The IAEA is ‘deeply’ concerned about Ukraine’s Zaporozhye nuclear power plant

The IAEA is ‘deeply’ concerned about Ukraine’s Zaporozhye nuclear power plant


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After information about the communication interruption with the nuclear plant Ukrainian From Zaporozhye, The largest in EuropeFrom which Russia Captured on Friday, the International Atomic Energy Agency (IAEA) expressed its “deep concern” on Sunday.

The United Nations nuclear watchdog, the IAEA, said in a statement that Ukraine had been targeted by the administration. The plant is located in the southeastern part of UkraineWas now under the command of Russian forces.

The “deterioration” of the situation

Kiev said the Russian military had cut off some mobile and Internet networks and telephone connections, mailboxes and faxes were not working. According to Ukrainian officials, communication is possible only by mobile phone, but of poor quality, the IAEA said. “I’m very concerned about these events being reported to me today,” said IAEA Director-General Rafael Croce.

“In order to operate the plant safely, management and staff must be allowed to perform their vital functions under stable conditions, without interruption or undue external pressure.” In this regard, he said he was “deeply concerned” that the situation with regard to key communications between the regulatory authority and the Zaporozhye nuclear power plant was deteriorating. “An important part of overall nuclear safety and security is the reliable communication between the regulator and the operator,” he noted.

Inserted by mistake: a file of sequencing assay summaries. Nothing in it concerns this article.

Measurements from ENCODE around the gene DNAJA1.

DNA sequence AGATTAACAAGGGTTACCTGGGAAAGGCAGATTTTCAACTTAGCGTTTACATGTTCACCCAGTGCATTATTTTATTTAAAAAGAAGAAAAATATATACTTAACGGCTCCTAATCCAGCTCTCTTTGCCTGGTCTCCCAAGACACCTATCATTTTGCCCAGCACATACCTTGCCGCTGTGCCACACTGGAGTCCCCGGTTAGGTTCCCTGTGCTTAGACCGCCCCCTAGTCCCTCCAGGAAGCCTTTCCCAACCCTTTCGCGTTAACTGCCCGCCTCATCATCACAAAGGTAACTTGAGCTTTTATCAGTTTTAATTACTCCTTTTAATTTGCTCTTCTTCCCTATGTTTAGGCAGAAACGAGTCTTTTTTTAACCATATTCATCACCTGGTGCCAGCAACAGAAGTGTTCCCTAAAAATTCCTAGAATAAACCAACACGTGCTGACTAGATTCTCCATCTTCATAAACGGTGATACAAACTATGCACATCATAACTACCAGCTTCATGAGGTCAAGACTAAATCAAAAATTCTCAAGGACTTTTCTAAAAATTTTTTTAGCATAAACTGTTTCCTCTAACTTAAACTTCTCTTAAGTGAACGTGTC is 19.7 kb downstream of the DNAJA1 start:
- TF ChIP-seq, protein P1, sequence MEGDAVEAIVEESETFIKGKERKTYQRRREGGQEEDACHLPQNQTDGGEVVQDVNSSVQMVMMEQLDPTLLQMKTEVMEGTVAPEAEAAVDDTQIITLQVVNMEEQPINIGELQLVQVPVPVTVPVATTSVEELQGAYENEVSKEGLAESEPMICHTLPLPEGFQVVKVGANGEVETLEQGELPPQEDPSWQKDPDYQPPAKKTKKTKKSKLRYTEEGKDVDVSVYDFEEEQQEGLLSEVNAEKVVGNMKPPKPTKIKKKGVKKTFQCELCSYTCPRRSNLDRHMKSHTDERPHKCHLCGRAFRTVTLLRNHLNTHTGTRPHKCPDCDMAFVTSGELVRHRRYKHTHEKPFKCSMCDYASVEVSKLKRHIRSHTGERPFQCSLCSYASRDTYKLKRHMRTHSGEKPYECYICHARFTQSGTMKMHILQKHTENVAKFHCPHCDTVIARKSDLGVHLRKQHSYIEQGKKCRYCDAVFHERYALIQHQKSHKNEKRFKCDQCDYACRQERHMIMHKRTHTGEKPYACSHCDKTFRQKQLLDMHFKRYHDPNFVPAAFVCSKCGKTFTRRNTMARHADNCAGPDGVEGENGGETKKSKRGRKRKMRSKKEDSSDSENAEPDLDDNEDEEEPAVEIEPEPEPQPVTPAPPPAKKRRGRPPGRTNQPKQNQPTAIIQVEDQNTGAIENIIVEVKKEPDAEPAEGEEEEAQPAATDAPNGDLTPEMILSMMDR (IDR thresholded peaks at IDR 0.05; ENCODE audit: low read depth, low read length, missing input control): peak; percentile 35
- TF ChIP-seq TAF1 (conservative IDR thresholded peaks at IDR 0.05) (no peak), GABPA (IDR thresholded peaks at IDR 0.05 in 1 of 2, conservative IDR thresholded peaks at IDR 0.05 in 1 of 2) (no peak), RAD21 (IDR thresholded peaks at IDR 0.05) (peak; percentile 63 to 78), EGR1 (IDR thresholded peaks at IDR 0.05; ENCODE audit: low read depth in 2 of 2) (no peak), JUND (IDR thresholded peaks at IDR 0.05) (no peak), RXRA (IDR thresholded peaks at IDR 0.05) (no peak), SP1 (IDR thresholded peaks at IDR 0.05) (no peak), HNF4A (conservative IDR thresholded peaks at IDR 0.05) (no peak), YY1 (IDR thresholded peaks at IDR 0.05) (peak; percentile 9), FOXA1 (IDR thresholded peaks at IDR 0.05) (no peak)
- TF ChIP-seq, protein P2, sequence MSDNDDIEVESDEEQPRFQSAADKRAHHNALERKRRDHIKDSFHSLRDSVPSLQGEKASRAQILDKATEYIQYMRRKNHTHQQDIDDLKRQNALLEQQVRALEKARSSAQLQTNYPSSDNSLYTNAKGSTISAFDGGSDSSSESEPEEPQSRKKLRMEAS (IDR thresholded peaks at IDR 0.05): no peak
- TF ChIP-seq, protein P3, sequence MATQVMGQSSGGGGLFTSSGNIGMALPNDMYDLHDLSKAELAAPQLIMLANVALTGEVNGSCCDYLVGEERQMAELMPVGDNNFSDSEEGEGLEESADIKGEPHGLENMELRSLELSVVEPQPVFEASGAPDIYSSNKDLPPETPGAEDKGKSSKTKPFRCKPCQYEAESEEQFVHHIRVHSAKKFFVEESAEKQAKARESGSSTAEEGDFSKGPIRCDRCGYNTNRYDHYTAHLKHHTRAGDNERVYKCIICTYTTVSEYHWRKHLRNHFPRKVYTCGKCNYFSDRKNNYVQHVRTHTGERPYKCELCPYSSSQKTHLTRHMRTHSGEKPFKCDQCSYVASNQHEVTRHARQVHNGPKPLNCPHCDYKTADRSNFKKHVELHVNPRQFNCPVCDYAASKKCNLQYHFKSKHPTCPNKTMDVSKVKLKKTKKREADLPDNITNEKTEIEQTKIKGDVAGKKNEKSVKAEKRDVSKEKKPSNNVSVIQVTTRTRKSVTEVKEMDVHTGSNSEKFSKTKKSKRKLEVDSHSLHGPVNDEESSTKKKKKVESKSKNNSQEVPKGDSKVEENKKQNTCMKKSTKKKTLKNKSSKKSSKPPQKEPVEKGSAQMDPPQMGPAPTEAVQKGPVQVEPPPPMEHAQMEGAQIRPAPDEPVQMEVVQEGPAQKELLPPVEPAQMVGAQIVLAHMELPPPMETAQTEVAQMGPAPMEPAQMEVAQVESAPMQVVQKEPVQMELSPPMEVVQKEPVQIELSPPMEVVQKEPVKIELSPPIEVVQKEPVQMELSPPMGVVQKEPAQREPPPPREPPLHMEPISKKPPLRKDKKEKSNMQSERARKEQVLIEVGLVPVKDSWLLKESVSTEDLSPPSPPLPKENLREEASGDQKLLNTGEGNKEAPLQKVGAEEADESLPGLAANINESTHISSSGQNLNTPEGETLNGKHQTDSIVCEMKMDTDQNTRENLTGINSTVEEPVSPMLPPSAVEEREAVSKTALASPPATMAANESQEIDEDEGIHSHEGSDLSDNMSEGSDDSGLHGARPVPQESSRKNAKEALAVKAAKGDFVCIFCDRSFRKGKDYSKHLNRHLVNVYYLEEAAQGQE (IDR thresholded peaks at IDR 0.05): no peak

The “physical and nuclear safety” of the plant was confirmed

On Sunday, Russian President Vladimir Putin told his French president, Emmanuel Macron, that it was not his intention to “attack nuclear power plants.” The Russian head of state confirmed the case The “physical and nuclear safety” of the Zaporozhye power plant was confirmedAccording to the Kremlin.

He presented his agreement, saying that “a dialogue between the IAEA, Ukraine and Russia begins, so that the power plants will be safe.” The IAEA added that communication with staff at the Chernobyl power plant in Ukraine – the site of a major nuclear accident in 1986 – was taken by Russian troops on February 24 and is currently only possible by email.

Fear of a nuclear accident

The rotations could not be done by its employees, which led Rafael Croce to emphasize the “importance of operational employees having to rest to perform their important tasks with full security”.

The IAEA boss paid a visit to Ukraine on Friday, just hours after Russian forces took control of the Zaporozhye power plant following clashes with Ukrainian troops. Ukraine has four running nuclear power plants that supply half of its electricity, as well as nuclear repositories such as Chernobyl.